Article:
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Produced by Asia Education Foundation, this digest shares recent research relevant to fostering the development of Asian languages and studies, and intercultural understanding in Australian schools.

April 2015 edition


Moloney, R., & Xu, H. (2015). Transitioning beliefs in teachers of Chinese as a foreign language: An Australian case study. Cogent Education, 2(1).


Based on qualitative interviews with nine Chinese as a Foreign Language (CFL) teachers in New South Wales, this article identifies three types of CFL teachers: 1) those who maintain their ‘traditional Chinese education schema’; 2) those who fully identify with ‘Australian pedagogic beliefs’; and 3) those ‘teachers in transition between the two sets of beliefs and practices’ (p. 7).

Three factors influence the transition process of the nine interviewed teachers: 1) their age; 2) their status and position within the community of practice; and 3) the type and amount of professional development available. The article calls for further professional development tailored to the needs of CFL teachers, peer advice and administrative support.

Practical relevance

The article addresses some of the current challenges for Chinese language education in Australian schools, in particular teacher beliefs related to pedagogy. It emphasises the importance of adequate and tailored professional development for CFL teachers in Australia. This relates to the Australian Professional Standards for Teachers (Standard 6: Engage in professional learning).

Walton, J., Paradies, Y., Priest, N., Wertheim E., & Freeman, E. (2015). Fostering intercultural understanding through secondary school experiences of cultural immersion (preview only). International Journal of Qualitative Studies in Education, 28(2): 216-237.


This article explores how students' cultural immersion trips to Indonesia and East Timor, organised as part of two Australia-Asia school partnerships, can contribute to promoting intercultural understanding among students. Using frameworks based on cultural immersion and Allport’s positive inter-group contact, the article argues that in-country immersion can positively influence students’ cultural knowledge and intercultural understanding as long as three key elements are present: 1) adequate pre-departure preparation and minimising factors that may hamper positive inter-group contact; 2) promotion of mutual familiarity, liking and friendship through inter-group engagement; and 3) time for reflecting on intercultural experiences. 

Practical relevance

The article illustrates how international school partnerships and, more specifically, student visits to their partner school in Asia, can help foster students’ intercultural understanding. This relates to the Intercultural understanding general capability and Asia and Australia’s engagement with Asia cross-curriculum priority of the Australian Curriculum. The article uses a similar framework to AEF’s What Works 6: Australia-Asia school partnerships, reaching similar conclusions about the potential power of international school partnerships for the promotion of intercultural understanding.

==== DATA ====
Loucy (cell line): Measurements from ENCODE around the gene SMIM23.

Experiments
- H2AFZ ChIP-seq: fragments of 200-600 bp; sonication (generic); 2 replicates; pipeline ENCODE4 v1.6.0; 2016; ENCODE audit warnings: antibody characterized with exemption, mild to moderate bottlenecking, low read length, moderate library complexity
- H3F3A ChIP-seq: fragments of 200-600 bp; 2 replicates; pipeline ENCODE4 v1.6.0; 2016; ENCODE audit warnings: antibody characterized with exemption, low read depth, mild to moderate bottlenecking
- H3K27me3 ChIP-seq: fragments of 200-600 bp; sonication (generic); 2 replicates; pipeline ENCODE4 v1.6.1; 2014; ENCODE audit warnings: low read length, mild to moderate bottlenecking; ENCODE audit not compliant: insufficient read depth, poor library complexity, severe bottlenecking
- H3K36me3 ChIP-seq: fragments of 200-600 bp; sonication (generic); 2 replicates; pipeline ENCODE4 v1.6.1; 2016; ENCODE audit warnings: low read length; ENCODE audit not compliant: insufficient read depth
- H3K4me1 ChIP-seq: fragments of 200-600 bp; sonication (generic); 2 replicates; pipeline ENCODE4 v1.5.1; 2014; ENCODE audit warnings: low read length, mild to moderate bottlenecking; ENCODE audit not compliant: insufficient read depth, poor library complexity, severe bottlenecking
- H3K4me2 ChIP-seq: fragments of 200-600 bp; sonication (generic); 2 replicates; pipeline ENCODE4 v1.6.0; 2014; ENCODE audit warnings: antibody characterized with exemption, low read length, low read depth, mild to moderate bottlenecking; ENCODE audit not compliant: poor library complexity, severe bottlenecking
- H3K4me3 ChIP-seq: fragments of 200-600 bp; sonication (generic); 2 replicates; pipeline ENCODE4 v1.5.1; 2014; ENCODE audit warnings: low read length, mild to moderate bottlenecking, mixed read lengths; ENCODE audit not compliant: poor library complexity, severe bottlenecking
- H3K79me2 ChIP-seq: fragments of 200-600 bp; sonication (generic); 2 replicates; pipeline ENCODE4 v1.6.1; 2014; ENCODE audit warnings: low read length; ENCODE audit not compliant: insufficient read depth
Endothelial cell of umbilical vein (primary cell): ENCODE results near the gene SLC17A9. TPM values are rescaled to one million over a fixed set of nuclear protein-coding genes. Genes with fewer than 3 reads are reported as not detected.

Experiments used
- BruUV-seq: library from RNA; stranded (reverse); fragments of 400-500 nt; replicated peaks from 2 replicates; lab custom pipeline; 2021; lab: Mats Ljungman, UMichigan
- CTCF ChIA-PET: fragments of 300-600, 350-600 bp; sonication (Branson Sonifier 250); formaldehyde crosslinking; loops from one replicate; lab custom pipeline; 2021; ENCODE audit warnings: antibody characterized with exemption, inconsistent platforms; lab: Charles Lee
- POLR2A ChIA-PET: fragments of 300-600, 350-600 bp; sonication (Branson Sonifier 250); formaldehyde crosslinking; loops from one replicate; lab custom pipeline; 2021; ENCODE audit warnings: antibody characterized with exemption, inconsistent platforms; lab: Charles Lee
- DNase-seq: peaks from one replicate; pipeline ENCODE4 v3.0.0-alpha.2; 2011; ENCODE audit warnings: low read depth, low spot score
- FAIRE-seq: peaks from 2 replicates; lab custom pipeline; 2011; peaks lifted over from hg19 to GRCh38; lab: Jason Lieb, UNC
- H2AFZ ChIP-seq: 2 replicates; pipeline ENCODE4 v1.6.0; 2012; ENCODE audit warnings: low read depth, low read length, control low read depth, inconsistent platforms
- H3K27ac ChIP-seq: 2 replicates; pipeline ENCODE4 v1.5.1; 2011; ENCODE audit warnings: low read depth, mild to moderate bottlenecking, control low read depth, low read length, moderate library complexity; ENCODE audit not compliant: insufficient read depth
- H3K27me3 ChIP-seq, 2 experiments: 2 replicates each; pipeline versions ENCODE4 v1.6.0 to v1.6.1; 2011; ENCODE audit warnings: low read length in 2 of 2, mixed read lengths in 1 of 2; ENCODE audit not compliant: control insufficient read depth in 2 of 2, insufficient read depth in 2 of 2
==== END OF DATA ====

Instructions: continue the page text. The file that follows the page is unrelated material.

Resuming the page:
Kohler, M. (2015). Teachers as Mediators in the Foreign Language Classroom. Bristol, UK: Multilingual Matters.


This book examines the underexplored area of language teachers’ role in mediating language and culture learning from an intercultural perspective. It is based on in-depth case studies of three Indonesian language teachers in secondary schools in South Australia. The book offers deep insights into teachers’ experiences, thoughts and feelings as mediators who do not only convey knowledge, but also are active in ‘bridging (at least) two linguistic and cultural frameworks into a relationship with an educative purpose’ (p. 5).

Practical relevance

The book's explanation of language teachers' role as intercultural mediators in the classroom adds value to the discourse around intercultural learning in schools. As intercultural mediators, language teachers play an important role in addressing the general capability of Intercultural understanding within the Australian Curriculum.


Seven Australian Curriculum language curricula made available 

ACARA has added seven language curricula (Arabic, Korean, Modern Greek, Spanish, Vietnamese, German and Japanese) to the Australian Curriculum (F-10) website. The curricula are awaiting final endorsement from the Education Council but are available for states and territories to use in their jurisdictions. 

Australian Curriculum primary illustrations

ACARA has published 20 videos to illustrate the ways in which the Australian Curriculum is being managed within primary schools. Accompanying planning proformas, timetables and other documents are also available on the Australian Curriculum website. The primary schools in the videos represent a variety of school-sectors, geo-locations and school sizes. Two schools engaged with AEF – Kalinda Primary School (VIC) and Mawson Primary School (ACT) – feature in the illustrations.


The views expressed within this update, or any of the articles it contains, do not necessarily represent those of AEF or the Australian Government Department of Education and Training.

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